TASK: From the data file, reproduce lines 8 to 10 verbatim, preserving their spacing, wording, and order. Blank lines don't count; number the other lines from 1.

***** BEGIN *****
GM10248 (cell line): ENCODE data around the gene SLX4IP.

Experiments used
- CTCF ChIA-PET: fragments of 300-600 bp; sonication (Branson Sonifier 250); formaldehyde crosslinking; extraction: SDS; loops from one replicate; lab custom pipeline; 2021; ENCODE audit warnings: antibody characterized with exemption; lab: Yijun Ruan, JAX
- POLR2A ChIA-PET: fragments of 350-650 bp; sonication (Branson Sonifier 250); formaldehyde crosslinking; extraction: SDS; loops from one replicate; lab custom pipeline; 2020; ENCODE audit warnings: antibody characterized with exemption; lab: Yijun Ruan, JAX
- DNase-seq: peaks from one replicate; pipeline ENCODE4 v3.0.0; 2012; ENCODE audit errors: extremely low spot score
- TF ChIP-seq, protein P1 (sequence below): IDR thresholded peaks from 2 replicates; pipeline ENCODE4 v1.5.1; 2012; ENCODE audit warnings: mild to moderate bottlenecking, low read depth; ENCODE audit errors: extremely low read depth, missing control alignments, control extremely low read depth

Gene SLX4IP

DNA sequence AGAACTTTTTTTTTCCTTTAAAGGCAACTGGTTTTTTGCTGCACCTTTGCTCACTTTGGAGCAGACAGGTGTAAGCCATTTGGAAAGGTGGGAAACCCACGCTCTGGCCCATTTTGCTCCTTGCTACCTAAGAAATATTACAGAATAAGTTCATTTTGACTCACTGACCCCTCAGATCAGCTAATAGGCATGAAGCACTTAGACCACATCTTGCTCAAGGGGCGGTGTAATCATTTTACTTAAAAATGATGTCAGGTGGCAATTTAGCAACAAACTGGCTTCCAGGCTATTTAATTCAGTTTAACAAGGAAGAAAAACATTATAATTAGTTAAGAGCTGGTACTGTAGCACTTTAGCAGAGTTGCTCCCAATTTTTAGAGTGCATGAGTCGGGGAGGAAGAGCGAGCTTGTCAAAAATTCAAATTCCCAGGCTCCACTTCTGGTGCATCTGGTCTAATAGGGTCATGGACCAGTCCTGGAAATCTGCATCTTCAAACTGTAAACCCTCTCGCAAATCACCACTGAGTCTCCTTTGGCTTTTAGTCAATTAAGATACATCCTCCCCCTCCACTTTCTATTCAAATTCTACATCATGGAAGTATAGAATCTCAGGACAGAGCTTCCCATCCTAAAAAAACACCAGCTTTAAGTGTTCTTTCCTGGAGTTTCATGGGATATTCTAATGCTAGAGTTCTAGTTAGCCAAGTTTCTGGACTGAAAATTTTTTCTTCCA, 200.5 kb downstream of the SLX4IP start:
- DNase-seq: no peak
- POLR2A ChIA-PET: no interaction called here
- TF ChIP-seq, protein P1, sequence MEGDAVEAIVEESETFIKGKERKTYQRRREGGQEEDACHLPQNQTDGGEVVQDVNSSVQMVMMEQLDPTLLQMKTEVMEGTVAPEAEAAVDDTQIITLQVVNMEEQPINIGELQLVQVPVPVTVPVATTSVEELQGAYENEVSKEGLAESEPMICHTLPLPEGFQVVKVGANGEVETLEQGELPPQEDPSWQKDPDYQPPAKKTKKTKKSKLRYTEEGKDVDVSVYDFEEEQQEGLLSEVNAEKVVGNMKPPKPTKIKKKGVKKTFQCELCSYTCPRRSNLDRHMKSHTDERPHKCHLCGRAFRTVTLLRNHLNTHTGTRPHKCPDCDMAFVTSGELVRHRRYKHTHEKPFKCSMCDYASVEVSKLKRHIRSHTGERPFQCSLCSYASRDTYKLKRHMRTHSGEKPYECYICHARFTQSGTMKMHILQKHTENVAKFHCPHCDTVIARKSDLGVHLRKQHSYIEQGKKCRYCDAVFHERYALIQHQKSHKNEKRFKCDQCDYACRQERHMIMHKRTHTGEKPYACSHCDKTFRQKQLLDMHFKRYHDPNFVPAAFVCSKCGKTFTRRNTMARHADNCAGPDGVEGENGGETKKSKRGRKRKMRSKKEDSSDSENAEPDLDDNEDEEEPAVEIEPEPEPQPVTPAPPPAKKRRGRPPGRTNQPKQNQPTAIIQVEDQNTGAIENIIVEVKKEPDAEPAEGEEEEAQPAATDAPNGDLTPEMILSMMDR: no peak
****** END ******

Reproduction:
DNA sequence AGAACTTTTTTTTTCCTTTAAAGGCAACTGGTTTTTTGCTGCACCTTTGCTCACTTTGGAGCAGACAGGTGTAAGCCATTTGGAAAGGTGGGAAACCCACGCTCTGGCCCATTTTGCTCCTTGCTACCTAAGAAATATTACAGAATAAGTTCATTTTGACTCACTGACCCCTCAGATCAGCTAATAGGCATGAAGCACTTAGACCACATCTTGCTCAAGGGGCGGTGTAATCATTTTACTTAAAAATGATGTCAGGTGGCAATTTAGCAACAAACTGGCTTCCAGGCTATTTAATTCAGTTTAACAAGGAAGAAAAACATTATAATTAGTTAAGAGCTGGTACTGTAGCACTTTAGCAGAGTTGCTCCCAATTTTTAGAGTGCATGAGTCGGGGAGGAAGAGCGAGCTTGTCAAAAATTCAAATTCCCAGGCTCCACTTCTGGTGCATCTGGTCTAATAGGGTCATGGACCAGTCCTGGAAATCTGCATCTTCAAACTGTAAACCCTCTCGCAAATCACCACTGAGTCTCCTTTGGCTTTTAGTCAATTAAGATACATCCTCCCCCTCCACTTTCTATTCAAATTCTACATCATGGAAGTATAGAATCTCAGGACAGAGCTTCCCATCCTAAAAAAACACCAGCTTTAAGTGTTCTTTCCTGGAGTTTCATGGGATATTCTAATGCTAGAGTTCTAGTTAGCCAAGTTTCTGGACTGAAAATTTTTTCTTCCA, 200.5 kb downstream of the SLX4IP start:
- DNase-seq: no peak
- POLR2A ChIA-PET: no interaction called here